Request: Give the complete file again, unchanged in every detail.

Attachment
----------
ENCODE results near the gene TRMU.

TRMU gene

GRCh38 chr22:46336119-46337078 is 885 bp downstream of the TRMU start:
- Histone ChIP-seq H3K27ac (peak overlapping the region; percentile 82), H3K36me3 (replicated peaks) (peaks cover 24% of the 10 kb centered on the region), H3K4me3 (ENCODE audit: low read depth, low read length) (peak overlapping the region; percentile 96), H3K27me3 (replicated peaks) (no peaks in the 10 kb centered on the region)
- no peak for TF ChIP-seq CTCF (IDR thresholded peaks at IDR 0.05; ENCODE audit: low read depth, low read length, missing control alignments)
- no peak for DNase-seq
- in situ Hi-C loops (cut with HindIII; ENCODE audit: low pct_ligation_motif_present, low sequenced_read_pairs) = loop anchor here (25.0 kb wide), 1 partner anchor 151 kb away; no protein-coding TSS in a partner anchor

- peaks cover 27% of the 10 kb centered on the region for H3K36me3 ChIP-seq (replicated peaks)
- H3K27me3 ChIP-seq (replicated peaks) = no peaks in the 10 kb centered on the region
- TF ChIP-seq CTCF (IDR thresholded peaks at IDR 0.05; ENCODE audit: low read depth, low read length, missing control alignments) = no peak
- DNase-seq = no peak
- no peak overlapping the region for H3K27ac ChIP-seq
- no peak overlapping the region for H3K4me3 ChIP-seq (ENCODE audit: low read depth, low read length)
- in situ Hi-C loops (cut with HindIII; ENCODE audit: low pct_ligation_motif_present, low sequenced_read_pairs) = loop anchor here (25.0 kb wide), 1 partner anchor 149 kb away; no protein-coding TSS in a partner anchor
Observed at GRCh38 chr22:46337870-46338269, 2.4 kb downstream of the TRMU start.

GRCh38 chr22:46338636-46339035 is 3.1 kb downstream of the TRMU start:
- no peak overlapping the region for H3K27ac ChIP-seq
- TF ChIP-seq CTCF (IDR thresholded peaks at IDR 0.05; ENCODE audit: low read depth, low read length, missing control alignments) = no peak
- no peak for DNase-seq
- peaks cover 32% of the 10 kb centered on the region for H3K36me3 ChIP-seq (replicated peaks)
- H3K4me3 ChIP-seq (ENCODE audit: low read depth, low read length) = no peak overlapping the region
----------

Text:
ENCODE results near the gene TRMU.

TRMU gene

GRCh38 chr22:46336119-46337078 is 885 bp downstream of the TRMU start:
- Histone ChIP-seq H3K27ac (peak overlapping the region; percentile 82), H3K36me3 (replicated peaks) (peaks cover 24% of the 10 kb centered on the region), H3K4me3 (ENCODE audit: low read depth, low read length) (peak overlapping the region; percentile 96), H3K27me3 (replicated peaks) (no peaks in the 10 kb centered on the region)
- no peak for TF ChIP-seq CTCF (IDR thresholded peaks at IDR 0.05; ENCODE audit: low read depth, low read length, missing control alignments)
- no peak for DNase-seq
- in situ Hi-C loops (cut with HindIII; ENCODE audit: low pct_ligation_motif_present, low sequenced_read_pairs) = loop anchor here (25.0 kb wide), 1 partner anchor 151 kb away; no protein-coding TSS in a partner anchor

- peaks cover 27% of the 10 kb centered on the region for H3K36me3 ChIP-seq (replicated peaks)
- H3K27me3 ChIP-seq (replicated peaks) = no peaks in the 10 kb centered on the region
- TF ChIP-seq CTCF (IDR thresholded peaks at IDR 0.05; ENCODE audit: low read depth, low read length, missing control alignments) = no peak
- DNase-seq = no peak
- no peak overlapping the region for H3K27ac ChIP-seq
- no peak overlapping the region for H3K4me3 ChIP-seq (ENCODE audit: low read depth, low read length)
- in situ Hi-C loops (cut with HindIII; ENCODE audit: low pct_ligation_motif_present, low sequenced_read_pairs) = loop anchor here (25.0 kb wide), 1 partner anchor 149 kb away; no protein-coding TSS in a partner anchor
Observed at GRCh38 chr22:46337870-46338269, 2.4 kb downstream of the TRMU start.

GRCh38 chr22:46338636-46339035 is 3.1 kb downstream of the TRMU start:
- no peak overlapping the region for H3K27ac ChIP-seq
- TF ChIP-seq CTCF (IDR thresholded peaks at IDR 0.05; ENCODE audit: low read depth, low read length, missing control alignments) = no peak
- no peak for DNase-seq
- peaks cover 32% of the 10 kb centered on the region for H3K36me3 ChIP-seq (replicated peaks)
- H3K4me3 ChIP-seq (ENCODE audit: low read depth, low read length) = no peak overlapping the region